From virtual assistants like Siri and self-driving cars to smart homes and electronic health records, AI has proven convenient, practical, and pervasive in our everyday lives. There is now growing attention to the impact of AI systems as they filter into not just complex but also routine tasks. What happens when the use cases lead to and assist more harmful and discriminatory practices than good?
Facial recognition, automation, real-time surveillance and online consumer behaviour tracking are touted to be beneficial but are implemented with direct negative consequences for people’s privacy, job security, and access to justice. Establishing guidelines for the development and implementation of AI seems a logical course of action. Yet, states are concerned with over-regulation, as it may stifle economic growth and global competitiveness. In parallel, technology companies are increasingly using the language of ethics, responsibility and human rights to stave off top-down regulation and provide the impression of conscious effort. It’s created a global and national situation of grand promises and sparse oversight and accountability. Can AI systems be designed and implemented to uphold human rights as a guiding principle, and is it possible to evaluate this progress?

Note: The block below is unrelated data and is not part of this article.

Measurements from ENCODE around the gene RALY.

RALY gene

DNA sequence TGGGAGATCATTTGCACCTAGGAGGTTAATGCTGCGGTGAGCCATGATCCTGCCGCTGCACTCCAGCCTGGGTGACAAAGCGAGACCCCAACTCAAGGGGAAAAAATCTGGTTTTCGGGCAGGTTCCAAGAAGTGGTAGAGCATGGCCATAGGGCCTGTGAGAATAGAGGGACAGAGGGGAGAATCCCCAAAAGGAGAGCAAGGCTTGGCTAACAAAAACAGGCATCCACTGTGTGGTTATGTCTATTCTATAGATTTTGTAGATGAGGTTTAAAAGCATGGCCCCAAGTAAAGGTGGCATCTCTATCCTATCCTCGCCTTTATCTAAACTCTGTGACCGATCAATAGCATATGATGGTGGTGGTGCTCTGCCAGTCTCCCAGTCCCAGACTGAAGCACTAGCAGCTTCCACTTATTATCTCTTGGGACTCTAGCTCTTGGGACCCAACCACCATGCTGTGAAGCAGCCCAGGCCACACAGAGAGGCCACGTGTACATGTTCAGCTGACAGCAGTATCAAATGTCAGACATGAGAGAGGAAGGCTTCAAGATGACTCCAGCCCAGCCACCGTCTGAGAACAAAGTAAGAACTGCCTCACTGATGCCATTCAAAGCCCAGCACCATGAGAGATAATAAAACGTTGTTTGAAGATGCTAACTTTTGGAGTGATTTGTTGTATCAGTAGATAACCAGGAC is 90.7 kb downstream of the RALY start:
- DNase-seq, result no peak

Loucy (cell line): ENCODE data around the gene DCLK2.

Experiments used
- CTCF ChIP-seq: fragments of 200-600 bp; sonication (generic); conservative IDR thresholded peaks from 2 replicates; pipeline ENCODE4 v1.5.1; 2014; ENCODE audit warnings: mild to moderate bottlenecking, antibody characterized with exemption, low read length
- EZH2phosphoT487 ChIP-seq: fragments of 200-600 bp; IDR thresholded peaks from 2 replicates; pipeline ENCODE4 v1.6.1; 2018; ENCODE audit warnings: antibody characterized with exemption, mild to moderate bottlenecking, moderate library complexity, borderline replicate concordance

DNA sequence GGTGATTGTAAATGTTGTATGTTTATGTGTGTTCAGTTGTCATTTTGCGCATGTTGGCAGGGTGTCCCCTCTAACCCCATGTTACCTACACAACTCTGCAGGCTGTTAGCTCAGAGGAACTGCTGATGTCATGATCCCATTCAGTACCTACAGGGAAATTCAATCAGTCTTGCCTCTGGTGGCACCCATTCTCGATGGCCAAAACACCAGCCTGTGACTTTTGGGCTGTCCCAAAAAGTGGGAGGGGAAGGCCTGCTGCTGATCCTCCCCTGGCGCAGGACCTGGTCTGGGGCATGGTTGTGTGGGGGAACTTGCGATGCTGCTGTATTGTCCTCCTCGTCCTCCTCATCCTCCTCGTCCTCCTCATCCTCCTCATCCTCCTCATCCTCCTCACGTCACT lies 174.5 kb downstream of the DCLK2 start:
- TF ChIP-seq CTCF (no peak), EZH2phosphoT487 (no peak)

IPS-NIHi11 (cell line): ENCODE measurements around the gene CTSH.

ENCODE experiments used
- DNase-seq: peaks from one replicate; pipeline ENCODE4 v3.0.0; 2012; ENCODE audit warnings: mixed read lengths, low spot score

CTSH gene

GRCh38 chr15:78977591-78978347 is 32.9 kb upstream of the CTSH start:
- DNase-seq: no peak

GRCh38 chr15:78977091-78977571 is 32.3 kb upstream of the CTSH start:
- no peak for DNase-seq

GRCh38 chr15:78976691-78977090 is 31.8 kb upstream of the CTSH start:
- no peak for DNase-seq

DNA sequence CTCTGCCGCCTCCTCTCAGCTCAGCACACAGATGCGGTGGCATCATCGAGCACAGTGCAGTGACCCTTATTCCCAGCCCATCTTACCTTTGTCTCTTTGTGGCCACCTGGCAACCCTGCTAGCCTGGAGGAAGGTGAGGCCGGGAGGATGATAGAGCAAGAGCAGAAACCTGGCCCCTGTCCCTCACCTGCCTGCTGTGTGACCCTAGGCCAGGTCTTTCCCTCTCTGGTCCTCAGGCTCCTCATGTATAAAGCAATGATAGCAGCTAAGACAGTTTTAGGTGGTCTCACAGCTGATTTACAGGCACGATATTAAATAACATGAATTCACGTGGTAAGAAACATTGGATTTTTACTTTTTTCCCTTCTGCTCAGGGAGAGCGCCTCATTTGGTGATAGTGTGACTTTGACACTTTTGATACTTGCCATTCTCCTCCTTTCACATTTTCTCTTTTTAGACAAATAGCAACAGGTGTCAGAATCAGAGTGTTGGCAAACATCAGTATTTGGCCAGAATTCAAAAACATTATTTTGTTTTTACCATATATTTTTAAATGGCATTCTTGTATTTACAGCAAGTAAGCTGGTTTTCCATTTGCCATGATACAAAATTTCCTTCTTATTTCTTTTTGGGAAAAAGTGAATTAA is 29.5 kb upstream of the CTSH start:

The Global Index for Responsible AI (GIRAI) is a new Data for Development Network (D4D.net) initiative led by Research ICT Africa, that seeks to measure the evolution of commitment and progress on the implementation of responsible AI principles and practice. Urvashi Aneja, director and founder of the Digital Futures Lab, is a member of the Expert Advisory Committee tasked with overseeing the scientific accuracy, relevancy, priorities and inclusive nature of the GIRAI. She is joined by independent researchers worldwide, assessing AI use cases and their impact in over 120 countries. Digital Futures Lab will soon be a regional hub for the GIRAI.
The GIRAI aims to complement existing ethical and responsible AI standards, as it also contributes to the growing global movement through assessment, data collection, and principle recommendations. The GIRAI results from a participatory and collaborative process involving key stakeholders from human rights groups, women’s rights groups and indigenous communities. The overarching goal is to empower governments, civil society and key stakeholders with accurate contextual information to weigh decisions around AI use and development, to enable outcomes that respect human rights, further equality and sustainability, prioritise safety, and strengthen democracy.
More updates on this soon!